The class 777s which are being constructed by Stadler will utilise a sliding step, which Merseyrail says will provide “unassisted access” for passengers with reduced mobility. In order for the sliding step to work correctly the platforms at all 68 of Merseyrail's stations must be set at an exact position in relation to the rail.
The first class 777s are currently going to Wildenrath in Germany for testing and it is hoped that the first units will arrive in Liverpool in the autumn. The units will then undergo testing on the Merseyrail network, with initial tests to check gauge clearances. The image below shows a mock up of a class 777 which went on display for the members of the public to view last year. It shows the sliding step which will allow unassisted access.
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Before work commenced the platform edges were, like many across the UK network set at different positions in relation to the rail. Sometimes it is possible to see the difference with the step down from the train being visibly higher at some stations than at others. This isn't a problem for most of the trains which currently operate on the UK network, as the step always rides higher than platform, so there are no instances of steps hitting platform edges. However the steps on the new 777s will slide out level with the platform edge. There will still be slight gap between the step and the platform, however if the platforms were left as they were, then often the step would not line up correctly or the step could come into contact with the edge of platform.
The 'GB Requirements for Platform Height' state that the height of the platform when measured from the top of the rail should be 915mm. While routes on which “legacy rolling stock” operate, a minimum of 890mm is permitted. The horizontal offset, which is the distance from the adjacent rail to the edge of the platform should be 730mm to 745mm. The diagram below should demonstrate more clearly the correct positioning in relation to the rail.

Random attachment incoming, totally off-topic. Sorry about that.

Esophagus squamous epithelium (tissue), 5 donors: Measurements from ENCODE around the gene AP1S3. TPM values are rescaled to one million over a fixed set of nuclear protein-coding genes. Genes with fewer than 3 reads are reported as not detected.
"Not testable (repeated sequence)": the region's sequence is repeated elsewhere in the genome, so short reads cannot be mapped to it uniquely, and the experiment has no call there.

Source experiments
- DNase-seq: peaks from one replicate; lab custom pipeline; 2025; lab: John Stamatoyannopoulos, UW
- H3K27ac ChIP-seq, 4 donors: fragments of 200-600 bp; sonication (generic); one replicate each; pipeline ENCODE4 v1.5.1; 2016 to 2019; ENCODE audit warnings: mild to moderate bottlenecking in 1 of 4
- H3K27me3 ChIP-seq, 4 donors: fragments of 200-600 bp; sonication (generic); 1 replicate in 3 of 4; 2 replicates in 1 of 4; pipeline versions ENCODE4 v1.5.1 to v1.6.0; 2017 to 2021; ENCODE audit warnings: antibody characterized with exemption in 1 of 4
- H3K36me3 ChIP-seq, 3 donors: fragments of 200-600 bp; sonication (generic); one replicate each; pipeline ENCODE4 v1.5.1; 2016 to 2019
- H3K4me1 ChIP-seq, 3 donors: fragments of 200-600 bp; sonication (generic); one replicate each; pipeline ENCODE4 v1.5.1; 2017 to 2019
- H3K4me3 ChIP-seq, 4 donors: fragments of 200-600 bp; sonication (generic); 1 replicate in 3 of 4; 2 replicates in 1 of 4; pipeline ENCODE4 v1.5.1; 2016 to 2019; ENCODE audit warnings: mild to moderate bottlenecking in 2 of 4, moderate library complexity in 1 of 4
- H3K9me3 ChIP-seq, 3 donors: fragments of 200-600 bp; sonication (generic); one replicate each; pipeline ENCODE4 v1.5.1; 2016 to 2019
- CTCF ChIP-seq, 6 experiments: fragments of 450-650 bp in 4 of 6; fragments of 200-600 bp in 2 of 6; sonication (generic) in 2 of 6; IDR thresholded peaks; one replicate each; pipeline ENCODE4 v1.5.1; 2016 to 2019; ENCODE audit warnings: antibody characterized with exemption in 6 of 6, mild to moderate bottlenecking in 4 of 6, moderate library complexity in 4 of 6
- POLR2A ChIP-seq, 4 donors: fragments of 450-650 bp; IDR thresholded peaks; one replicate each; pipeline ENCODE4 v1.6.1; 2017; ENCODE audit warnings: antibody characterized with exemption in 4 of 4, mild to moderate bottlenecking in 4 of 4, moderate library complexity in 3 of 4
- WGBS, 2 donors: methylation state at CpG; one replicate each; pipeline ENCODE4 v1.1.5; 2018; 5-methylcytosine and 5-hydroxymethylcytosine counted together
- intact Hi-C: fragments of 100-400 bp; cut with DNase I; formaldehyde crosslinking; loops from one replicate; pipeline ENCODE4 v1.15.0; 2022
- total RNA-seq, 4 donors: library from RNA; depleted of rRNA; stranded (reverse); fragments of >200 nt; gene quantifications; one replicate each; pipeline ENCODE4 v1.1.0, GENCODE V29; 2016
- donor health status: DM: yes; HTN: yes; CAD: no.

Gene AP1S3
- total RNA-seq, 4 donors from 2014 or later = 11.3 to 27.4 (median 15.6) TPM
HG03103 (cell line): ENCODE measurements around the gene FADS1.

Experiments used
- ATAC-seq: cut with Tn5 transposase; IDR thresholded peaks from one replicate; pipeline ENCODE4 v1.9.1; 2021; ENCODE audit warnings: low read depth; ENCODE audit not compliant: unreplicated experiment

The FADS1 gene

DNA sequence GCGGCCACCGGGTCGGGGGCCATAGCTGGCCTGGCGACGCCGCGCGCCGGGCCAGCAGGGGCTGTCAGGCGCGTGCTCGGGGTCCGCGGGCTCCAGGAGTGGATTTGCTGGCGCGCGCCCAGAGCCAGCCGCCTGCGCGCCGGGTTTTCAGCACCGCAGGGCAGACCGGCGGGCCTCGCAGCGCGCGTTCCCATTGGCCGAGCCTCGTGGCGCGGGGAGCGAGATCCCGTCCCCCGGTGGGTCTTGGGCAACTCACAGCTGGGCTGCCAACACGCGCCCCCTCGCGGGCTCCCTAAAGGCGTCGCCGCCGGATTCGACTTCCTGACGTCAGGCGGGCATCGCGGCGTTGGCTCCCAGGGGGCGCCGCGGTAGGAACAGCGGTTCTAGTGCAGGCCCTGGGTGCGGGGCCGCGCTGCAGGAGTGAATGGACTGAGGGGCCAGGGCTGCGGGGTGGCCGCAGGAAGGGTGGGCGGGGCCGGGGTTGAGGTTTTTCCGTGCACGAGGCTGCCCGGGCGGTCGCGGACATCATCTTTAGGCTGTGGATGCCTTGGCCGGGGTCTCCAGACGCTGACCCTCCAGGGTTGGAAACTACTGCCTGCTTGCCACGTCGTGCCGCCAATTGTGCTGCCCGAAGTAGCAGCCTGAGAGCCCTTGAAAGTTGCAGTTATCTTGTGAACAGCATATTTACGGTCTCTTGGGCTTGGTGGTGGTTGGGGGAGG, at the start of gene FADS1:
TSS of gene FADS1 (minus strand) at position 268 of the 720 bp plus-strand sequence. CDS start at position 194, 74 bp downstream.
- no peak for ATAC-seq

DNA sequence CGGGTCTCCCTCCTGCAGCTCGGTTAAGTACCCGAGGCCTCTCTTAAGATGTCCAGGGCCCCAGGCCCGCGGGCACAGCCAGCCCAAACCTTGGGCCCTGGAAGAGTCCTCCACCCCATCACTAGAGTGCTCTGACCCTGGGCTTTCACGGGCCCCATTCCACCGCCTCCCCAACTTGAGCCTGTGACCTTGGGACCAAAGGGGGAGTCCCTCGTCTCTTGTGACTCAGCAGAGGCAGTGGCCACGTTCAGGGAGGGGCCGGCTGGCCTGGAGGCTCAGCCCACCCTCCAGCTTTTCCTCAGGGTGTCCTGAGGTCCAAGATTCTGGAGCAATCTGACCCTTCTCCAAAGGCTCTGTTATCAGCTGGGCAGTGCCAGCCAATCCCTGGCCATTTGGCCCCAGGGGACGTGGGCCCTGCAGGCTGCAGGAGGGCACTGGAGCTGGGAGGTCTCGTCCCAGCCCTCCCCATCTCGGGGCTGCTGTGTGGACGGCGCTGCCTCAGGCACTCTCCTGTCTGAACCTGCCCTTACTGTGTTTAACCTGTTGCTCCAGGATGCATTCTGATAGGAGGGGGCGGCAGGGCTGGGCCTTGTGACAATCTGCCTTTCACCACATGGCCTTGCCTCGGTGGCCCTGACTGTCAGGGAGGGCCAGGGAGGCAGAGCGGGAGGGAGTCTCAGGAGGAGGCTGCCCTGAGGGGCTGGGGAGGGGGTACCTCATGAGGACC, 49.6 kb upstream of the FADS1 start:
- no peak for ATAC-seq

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Network Rail's task is to ensure that the platform height and offset across the whole Merseyrail network conforms to tolerances which are measured to the millimetre. This is vital as any variance would mean that the step would not line up correctly with the platform edge, which could represent a potential hazard to passengers.
In some cases all that was required to bring the platform height to the correct position was tamping of the track. This would have the effect of raising or lowering the track in relation to the platform edge. However in many cases the actual platforms had to be altered in order to bring them into the correct offset position.
The images below show the work which is currently underway at Bidston station on the Wirral line which serves West Kirby. They show how the original platform slabs have been removed and are being replaced with new slabs which will be set at the 730mm offset and 915mm height.
The work which is currently underway between Bidston and West Kirby forms phase 8 of 11. Phase 9 will see upgrades on the New Brighton line, 10 will focus on Overpool in Ellesmere Port and the final phase will focus just on Green Lane in Birkenhead. Green Lane according to the Merseyrail website will take almost 4 weeks to complete, this is probably due to the difficult location, with the platforms themselves being in a deep cutting with difficult access.
If all goes well the works should be fully complete by June this year (2019). And then in 2020 passengers should begin to see the benefits of the platform alterations as the new trains begin to enter service. As far as I'm aware the new trains, combined with platform alterations will make the Merseyrail network the only heavy rail network outside of London to have step free access from the train to the platform.
Further investment is expected to improve access at five train stations across the Liverpool City Region after it was announced at the beginning of April this year, that the region will benefit from part of a £300m national fund known as “Access for all”, which aims to improve station access for passengers with reduced mobility. Of the 5 stations announced, 4 are on the Merseyrail network, they are Birkenhead Park, Hillside, Hunts Cross and St Michaels. The 5th station is Broad Green which is served by Northern.
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